Minneapolis Martini Guide

I enjoy dirty martinis in any weather and for any occasion

There are foods / drinks that took me awhile to acquire a taste. Examples include anchovies in my pasta sauces, oysters, blue cheese (although this didn’t take me long and can now eat the stinkiest blue cheese plain as a snack), and vodka martinis. I went through a phase where I tried to be more sophisticated than I was when ordering a drink at a bar. I’d confidently ask for an extra dirty martini or an old fashioned and  try my best to hide my scrunched up face after a sip, really wishing I had ordered a margarita. I am proud to say I am past that phase now and believe that settling in to a cozy bar and ordering a dirty martini with extra blue cheese olives is one of life’s greatest pleasures.

What is the history of the martini? A lot of the history of this cocktail remains unknown and disputed. One theory is that it was invented in San Franscisco in the mid-1800s, after a miner requested a “pick me up” on his way to a city called Martinez. There are also theories that it orginated in New York City’s Knickerbocker hotel. The other popular theory is that it orginated from Martini & Rossi vermouth, which was brought to market in the mid-1800s. One thing that isn’t disputed, however, is the martini’s longevity and popularity. In the 1960s, the concept of a “three martini lunch” was popular with executives and cosmopolitan businesspeople.

JD Hoyt’s

What takes a martini from good to great? There are several aspects that factor into a great martini. The glassware (I prefer a coupe glass vs. a standard martini glass), the temperature (must be freezing cold, honestly am OK with a few small ice pieces), the olives (big, plump blue cheese ones), and the level of dirty (filthy please). The thing about martinis is that I usually only allow myself to have 1 before I move onto wine or something else for the evening, so I want it to be GREAT, with all the aspects I mentioned above.


Hewing Hotel Gin Martini

Gin or Vodka? Honestly, I don’t discriminate. I am very liquor agnostic, meaning I fortunately (unfortunately?) will drink anything. I usually go for the vodka martinis, but a gin martini does add a unique, herbal flavor profile. I order Kettle One as my vodka of choice.



Why Do the Olives Matter? A martini without great olives feels lonely to me. Olives matter because it’s basically like a built in snack with your cocktail, similar to your cheese and meat garnish on a Bloody Mary. Small, pimento stuffed olives are not my favorite with martinis, but large green olives with blue cheese inside are the best ever.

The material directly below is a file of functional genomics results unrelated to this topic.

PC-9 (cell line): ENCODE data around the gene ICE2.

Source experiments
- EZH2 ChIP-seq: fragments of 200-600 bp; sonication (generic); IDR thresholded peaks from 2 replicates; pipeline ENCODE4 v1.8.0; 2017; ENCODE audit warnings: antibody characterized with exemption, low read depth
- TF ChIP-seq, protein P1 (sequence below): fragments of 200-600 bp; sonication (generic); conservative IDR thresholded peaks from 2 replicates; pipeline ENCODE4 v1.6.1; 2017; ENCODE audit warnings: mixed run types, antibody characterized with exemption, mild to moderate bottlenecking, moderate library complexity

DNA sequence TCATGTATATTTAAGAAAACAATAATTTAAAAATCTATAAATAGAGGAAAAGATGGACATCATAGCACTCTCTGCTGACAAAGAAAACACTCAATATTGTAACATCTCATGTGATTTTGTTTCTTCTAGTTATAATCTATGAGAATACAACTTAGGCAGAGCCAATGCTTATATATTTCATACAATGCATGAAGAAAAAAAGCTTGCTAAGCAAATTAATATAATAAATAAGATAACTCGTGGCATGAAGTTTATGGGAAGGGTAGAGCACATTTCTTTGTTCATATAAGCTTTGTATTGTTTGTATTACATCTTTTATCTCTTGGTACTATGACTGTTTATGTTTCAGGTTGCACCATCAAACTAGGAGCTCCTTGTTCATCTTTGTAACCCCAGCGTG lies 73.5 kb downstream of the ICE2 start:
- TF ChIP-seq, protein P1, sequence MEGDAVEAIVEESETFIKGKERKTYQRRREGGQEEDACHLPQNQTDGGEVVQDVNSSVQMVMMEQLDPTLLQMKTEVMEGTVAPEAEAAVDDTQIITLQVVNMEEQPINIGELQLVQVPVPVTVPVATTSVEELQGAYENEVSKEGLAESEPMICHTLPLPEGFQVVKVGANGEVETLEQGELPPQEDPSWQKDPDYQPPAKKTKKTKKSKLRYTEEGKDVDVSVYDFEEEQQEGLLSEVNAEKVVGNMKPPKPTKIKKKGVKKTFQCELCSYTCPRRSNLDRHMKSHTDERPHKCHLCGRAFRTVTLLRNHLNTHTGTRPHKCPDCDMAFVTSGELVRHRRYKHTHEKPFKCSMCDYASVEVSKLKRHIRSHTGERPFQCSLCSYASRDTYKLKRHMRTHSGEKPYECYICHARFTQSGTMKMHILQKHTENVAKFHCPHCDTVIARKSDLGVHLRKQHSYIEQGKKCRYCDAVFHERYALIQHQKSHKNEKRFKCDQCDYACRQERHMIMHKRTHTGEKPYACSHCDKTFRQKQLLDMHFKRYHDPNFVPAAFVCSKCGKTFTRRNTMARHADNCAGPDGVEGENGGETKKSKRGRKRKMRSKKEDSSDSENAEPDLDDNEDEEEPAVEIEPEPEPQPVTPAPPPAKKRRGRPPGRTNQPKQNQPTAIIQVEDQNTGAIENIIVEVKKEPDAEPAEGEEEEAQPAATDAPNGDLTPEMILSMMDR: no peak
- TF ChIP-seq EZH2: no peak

Monte Carlo

What food is best with martinis? Martinis are very dynamic and adaptable to different food pairings, this is why we love them. I have enjoyed martinis at home with a block of cheese and some nutty crackers. I’ve had martinis alongside a bag of salt and vinegar chips. I love ordering martinis at a bar with half a dozen oysters or a shrimp cocktail and a side of fries. They are the perfect “appetizer” drink for me, but they also go great with the first few bites of your main course.


P.S. Steak

Minneapolis and St. Paul Martini Round Up

I broke the round up into two categories: Classic, No Frills: these are martinis the way your grandparents would have enjoyed them. Standard martini glass, no “instagrammable” features, and done right. The second category is Unique and/or Elevated Martinis: these are “modern” martinis with unique or delicate additions.  I included a description based on the notes in my phone I kept for this research project.

Please DM me on Instagram or send me an email at contact@madisoninmpls.com with any places I do not have on my list but should! I will continue to add.

Sooki and Mimi Basement Bar

Classic, No Frills Martinis

  • JD Hoyts, North Loop: blue cheese olives, cold (ice chips), old school vibe, great to enjoy at their bar
  • Monte Carlo, North Loop: old school vibe, no blue cheese olives (only regular), you get extra martini leftover in the shaker (feels like 2 martinis in one)
  • Tenant Next Door: $10 so how could you not, classic, clean and fresh tasting
  • Sooki & Mimi Basement Bar: no blue cheese olives but their olives were VERY tasty, delicious and smooth vermouth
  • Bar La Grassa, North Loop: very good blue cheese olives (house made?), really cold (ice chips), standard martini glass
  • Café Lucrat: you have a choice between regular and blue cheese olives, it was smooth but strong

Unique and/or Elevated Martinis

  • Josefina, Wayzata: the most unique, comes with a little dropper of “dirty” mix and all the fixings (blue cheese olives, lemon twist, pearl onion), the “small” definitely serves 2 people
  • Parlour: comes very dirty when you ask for “very dirty,” as I do. Smooth and refreshing. No blue cheese olives, but coupe glass
  • Spoon and Stable, North Loop:  amazing blue cheese olives (best I’ve had), coupe glass, very cold, best enjoyed at their bar with S&S bread and butter
  • Martina: blue cheese olives, smooth and simple but still elevated in a way with the coupe glass
  • P.S. Steak, Minneapolis: vodka forward, blue cheese olives, could maybe use a bit more vermouth, beautiful bar with a fireplace
  • Hewing Hotel, North Loop: cute coupe class, standard flavor





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About Me

Thanks for visiting my site! My name is Madison, a Minneapolis native with a passion for all things food. I started out posting about Minneapolis restaurants, but I have since moved to London and developed my passion for cooking at home, making staying in special, and hosting dinner parties. Read more about my story here

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